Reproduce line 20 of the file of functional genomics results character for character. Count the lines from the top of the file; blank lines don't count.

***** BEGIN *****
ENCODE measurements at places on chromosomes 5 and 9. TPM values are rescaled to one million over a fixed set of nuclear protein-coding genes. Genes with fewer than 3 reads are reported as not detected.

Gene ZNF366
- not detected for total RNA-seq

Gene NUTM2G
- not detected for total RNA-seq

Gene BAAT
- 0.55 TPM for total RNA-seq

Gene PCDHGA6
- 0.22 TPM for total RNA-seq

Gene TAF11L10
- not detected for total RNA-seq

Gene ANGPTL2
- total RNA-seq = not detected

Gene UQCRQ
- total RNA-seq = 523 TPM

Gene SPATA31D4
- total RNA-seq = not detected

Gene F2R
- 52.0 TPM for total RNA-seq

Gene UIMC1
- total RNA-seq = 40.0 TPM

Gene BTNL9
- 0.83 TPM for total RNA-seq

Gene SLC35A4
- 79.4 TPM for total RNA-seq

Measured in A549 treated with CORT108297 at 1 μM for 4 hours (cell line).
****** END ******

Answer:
Gene UIMC1